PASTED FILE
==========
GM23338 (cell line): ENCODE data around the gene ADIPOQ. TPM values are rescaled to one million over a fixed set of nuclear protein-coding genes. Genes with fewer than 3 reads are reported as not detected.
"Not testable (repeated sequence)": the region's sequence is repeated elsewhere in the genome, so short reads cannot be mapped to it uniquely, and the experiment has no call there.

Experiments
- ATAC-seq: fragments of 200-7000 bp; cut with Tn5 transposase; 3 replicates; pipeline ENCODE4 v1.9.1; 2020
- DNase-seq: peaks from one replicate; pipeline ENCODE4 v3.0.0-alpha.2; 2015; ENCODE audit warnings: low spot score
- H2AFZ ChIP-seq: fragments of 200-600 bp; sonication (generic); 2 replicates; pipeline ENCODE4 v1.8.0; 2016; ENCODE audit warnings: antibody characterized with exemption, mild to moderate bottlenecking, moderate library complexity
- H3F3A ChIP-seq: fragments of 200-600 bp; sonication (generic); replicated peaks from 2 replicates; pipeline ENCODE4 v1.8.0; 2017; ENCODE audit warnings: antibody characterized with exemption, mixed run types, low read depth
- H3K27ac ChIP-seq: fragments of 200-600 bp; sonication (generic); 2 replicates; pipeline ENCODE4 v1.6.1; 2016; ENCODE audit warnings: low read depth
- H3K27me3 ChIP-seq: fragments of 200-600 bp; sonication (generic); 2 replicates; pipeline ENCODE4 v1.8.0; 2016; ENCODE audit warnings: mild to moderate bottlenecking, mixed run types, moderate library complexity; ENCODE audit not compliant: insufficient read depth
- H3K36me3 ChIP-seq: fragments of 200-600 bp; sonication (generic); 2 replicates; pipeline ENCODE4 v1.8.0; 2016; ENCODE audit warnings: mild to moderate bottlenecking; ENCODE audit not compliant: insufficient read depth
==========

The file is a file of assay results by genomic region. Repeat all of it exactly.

GM23338 (cell line): ENCODE data around the gene ADIPOQ. TPM values are rescaled to one million over a fixed set of nuclear protein-coding genes. Genes with fewer than 3 reads are reported as not detected.
"Not testable (repeated sequence)": the region's sequence is repeated elsewhere in the genome, so short reads cannot be mapped to it uniquely, and the experiment has no call there.

Experiments
- ATAC-seq: fragments of 200-7000 bp; cut with Tn5 transposase; 3 replicates; pipeline ENCODE4 v1.9.1; 2020
- DNase-seq: peaks from one replicate; pipeline ENCODE4 v3.0.0-alpha.2; 2015; ENCODE audit warnings: low spot score
- H2AFZ ChIP-seq: fragments of 200-600 bp; sonication (generic); 2 replicates; pipeline ENCODE4 v1.8.0; 2016; ENCODE audit warnings: antibody characterized with exemption, mild to moderate bottlenecking, moderate library complexity
- H3F3A ChIP-seq: fragments of 200-600 bp; sonication (generic); replicated peaks from 2 replicates; pipeline ENCODE4 v1.8.0; 2017; ENCODE audit warnings: antibody characterized with exemption, mixed run types, low read depth
- H3K27ac ChIP-seq: fragments of 200-600 bp; sonication (generic); 2 replicates; pipeline ENCODE4 v1.6.1; 2016; ENCODE audit warnings: low read depth
- H3K27me3 ChIP-seq: fragments of 200-600 bp; sonication (generic); 2 replicates; pipeline ENCODE4 v1.8.0; 2016; ENCODE audit warnings: mild to moderate bottlenecking, mixed run types, moderate library complexity; ENCODE audit not compliant: insufficient read depth
- H3K36me3 ChIP-seq: fragments of 200-600 bp; sonication (generic); 2 replicates; pipeline ENCODE4 v1.8.0; 2016; ENCODE audit warnings: mild to moderate bottlenecking; ENCODE audit not compliant: insufficient read depth